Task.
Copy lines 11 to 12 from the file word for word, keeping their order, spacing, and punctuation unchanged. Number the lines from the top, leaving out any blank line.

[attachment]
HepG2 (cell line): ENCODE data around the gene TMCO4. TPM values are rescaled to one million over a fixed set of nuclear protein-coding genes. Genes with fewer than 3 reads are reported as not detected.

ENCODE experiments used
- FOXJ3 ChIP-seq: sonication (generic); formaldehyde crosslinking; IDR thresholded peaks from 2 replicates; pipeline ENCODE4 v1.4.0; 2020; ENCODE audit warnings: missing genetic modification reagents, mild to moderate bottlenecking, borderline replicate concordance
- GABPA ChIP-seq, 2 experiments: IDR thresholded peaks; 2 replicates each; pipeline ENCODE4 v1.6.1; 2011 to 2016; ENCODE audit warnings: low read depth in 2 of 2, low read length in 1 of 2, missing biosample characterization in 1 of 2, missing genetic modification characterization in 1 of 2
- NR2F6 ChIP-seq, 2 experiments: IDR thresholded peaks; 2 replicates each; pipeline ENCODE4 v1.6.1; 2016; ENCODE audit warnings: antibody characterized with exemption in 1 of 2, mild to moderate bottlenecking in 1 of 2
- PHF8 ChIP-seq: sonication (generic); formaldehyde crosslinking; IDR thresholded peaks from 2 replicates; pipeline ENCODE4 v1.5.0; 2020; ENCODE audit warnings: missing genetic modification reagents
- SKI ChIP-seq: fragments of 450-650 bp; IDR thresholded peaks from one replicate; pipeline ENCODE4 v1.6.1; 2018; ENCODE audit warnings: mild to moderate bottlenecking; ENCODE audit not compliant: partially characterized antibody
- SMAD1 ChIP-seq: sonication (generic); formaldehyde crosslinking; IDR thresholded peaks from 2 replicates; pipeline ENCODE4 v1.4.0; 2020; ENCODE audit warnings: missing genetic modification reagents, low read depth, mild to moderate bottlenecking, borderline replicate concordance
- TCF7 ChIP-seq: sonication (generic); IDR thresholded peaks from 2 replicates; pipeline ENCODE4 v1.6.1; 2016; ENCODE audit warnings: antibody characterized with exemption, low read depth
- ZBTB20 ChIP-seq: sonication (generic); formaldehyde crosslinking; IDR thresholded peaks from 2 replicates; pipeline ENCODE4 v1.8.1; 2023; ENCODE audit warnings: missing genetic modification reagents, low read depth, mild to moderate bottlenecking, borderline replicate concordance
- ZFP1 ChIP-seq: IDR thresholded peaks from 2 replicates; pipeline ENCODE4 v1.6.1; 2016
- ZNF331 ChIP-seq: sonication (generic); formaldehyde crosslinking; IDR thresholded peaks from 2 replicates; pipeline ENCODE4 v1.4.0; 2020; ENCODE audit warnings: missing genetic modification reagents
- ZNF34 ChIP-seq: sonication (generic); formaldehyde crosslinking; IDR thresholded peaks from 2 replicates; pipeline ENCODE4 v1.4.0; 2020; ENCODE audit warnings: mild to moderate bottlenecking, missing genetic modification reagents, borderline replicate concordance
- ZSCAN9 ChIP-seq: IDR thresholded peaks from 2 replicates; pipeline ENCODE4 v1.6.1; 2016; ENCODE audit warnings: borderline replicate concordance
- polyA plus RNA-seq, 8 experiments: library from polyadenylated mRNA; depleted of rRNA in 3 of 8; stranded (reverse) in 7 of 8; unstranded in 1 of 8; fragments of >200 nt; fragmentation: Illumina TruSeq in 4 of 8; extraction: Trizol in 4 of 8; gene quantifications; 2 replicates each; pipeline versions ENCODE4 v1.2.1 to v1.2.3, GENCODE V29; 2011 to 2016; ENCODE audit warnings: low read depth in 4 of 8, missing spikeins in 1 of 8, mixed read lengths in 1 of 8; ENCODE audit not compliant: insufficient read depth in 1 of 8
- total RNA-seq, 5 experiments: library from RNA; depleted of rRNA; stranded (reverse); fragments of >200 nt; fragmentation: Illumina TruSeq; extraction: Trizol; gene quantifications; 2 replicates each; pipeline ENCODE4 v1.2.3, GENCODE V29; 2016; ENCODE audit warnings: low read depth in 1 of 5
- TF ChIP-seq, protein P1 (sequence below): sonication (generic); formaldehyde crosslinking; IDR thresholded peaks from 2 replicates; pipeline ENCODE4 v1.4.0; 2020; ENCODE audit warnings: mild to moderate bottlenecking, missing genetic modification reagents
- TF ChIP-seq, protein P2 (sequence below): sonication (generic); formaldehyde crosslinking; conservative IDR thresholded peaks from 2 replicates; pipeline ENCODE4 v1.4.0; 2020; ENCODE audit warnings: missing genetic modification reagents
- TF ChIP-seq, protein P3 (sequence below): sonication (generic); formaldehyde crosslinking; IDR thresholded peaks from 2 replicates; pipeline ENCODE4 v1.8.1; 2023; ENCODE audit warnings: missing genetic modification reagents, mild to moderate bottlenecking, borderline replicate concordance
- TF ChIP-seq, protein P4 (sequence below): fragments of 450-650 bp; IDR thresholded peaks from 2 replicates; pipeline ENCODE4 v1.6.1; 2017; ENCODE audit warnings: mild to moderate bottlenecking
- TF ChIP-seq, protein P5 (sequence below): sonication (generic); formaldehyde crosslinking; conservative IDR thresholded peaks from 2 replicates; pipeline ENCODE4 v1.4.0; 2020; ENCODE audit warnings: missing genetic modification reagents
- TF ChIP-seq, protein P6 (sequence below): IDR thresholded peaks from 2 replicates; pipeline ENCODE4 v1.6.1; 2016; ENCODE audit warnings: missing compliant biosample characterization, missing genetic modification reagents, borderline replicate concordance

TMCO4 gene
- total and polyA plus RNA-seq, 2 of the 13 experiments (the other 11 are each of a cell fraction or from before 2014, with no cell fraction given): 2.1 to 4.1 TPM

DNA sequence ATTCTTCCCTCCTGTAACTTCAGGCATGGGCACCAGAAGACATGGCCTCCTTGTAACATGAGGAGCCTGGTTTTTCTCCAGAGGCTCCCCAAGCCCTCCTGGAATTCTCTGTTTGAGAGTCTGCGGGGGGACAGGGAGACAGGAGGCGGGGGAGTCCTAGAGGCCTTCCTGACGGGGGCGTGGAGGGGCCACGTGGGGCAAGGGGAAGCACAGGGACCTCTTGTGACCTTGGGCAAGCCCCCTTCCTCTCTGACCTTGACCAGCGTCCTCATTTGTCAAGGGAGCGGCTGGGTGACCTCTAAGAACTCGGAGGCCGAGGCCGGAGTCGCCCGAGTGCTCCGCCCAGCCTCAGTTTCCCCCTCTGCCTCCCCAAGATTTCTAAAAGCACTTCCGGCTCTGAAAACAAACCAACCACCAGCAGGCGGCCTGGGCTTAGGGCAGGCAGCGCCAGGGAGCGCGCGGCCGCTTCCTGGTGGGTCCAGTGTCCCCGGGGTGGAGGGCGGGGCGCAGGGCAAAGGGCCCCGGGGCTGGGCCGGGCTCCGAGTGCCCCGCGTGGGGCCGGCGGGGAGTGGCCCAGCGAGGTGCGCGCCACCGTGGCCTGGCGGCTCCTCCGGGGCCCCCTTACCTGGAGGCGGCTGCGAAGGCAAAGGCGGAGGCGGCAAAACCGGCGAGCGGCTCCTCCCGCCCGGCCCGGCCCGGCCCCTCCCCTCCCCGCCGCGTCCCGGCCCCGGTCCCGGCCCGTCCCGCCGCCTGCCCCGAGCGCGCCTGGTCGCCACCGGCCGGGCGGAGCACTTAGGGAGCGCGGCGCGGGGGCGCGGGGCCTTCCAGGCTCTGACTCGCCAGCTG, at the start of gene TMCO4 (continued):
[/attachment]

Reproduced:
- ZFP1 ChIP-seq: IDR thresholded peaks from 2 replicates; pipeline ENCODE4 v1.6.1; 2016
- ZNF331 ChIP-seq: sonication (generic); formaldehyde crosslinking; IDR thresholded peaks from 2 replicates; pipeline ENCODE4 v1.4.0; 2020; ENCODE audit warnings: missing genetic modification reagents